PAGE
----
Off to prison (ministry)

Matthew 25:36 I needed clothes and you clothed me, I was sick and you looked after me, I was in prison and you came to visit me.

I’ll be volunteering at a Kairos Ministry weekend at a Texas prison next month.   It is sort of like a Walk to Emmaus or Cursillo event for prisoners. 

Well-organized and well-trained volunteer teams of men and women from the communities surrounding an institution present an introductory 3-day weekend, described as a short course in Christianity.  This inter-denominational team of volunteers — both clergy and laypersons — works in cooperation with the Chaplain who carefully selects up to 42 inmate leaders to attend.  A well-organized follow up program is part of this ministry. 

There is a huge benefit to society for this program.  The recidivism rate is inverted for those who go through the program.  Instead of 80+% of the inmates returning to jail within three years of their release, less than 30% of those attending just the weekend program do so and less than 10% do for those who attend the program and follow up sessions. 

My first though upon hearing those statistics is that perhaps they were cherry-picking inmates who were more likely to go straight anyway.  But that isn’t the case.  They “rotten cherry pick,” so to speak, and try to bring in negative leaders as well as positive from the prison population, including those that appear to be unlovable.  They know that if the leaders are changed it can have a huge impact on the rest of the population. 

The training is very thorough and well done so you can be equipped to make a difference and not cause problems.  The rules are taken quite seriously.  For example, accidentally taking a mobile phone in the jail is a federal offense.  There are strict guidelines on what can be brought in.  Apparently these fellows are quite creative and can make alcohol or drugs from just about anything.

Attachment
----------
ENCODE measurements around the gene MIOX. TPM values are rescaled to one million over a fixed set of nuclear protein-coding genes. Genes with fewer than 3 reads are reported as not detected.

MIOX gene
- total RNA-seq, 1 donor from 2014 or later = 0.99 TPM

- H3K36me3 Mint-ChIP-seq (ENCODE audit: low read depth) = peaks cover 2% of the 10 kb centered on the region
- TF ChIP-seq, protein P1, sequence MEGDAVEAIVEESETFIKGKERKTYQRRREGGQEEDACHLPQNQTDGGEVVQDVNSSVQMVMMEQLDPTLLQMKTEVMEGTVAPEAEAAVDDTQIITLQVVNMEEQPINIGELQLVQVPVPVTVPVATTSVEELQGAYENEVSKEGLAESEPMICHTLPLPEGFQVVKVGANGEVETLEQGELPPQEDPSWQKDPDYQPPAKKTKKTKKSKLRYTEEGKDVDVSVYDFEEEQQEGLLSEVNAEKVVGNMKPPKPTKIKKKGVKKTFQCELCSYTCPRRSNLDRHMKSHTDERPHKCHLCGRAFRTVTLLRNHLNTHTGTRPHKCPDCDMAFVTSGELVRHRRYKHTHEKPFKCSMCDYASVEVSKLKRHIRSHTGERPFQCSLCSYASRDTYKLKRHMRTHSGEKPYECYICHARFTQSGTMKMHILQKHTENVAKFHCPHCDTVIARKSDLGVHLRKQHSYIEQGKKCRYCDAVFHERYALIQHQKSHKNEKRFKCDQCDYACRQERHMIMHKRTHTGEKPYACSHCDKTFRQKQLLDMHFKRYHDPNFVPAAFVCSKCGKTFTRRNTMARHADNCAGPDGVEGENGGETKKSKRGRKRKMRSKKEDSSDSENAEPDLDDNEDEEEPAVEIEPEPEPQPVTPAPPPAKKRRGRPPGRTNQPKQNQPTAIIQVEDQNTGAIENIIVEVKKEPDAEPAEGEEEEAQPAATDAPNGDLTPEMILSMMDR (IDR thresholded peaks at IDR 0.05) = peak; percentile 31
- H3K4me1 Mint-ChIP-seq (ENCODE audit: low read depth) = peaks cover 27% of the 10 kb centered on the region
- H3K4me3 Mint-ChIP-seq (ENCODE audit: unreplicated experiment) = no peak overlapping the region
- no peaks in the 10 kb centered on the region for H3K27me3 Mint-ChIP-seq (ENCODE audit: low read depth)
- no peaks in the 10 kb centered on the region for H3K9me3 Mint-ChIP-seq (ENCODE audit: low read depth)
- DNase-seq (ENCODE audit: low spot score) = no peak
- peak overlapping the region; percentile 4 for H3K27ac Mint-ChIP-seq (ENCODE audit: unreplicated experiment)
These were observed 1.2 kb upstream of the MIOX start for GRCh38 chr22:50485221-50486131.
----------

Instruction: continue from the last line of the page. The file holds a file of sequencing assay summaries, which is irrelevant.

Several friends from church are passionate about this ministry, so I have been eager to give it a try.  I talked to several ex-convicts when doing volunteer counseling at CareNet Pregnancy centers and enjoyed getting to know them and encouraging them with the Gospel message. 

Some people may initially balk at this ministry because of a traditional “Lock ’em up and throw away the key” attitude.  But Kairos isn’t soft on criminal justice.  It doesn’t advocate for the prisoners, it just advocates for Christ. 

The church reaches out to these inmates with Jesus’ message of love and forgiveness.  Many of the people we encounter on the outside of these jails just have one difference with the inmates: They didn’t get caught.  Yet. 

I’ll be an assistant table leader, helping facilitate discussions after various talks.  I’ll be giving a talk on how to develop your relationship with God.  I’ll also be playing guitar with the music team.

There are all kinds of special things done for the inmates to help them know that people still care, and there are many powerful exercises they go through during the weekend.  There are monthly follow up visits as well. 

This is an ecumenical (non-denominational) organization – in the good way (unashamedly united on the essentials of the faith and that Jesus is the way), not the bad way (watered down theology). 

Please pray for the whole team and the 42 inmates we’ll be serving.  I’ll follow up with more information as I go through the process.

Also see Kairos of Texas.

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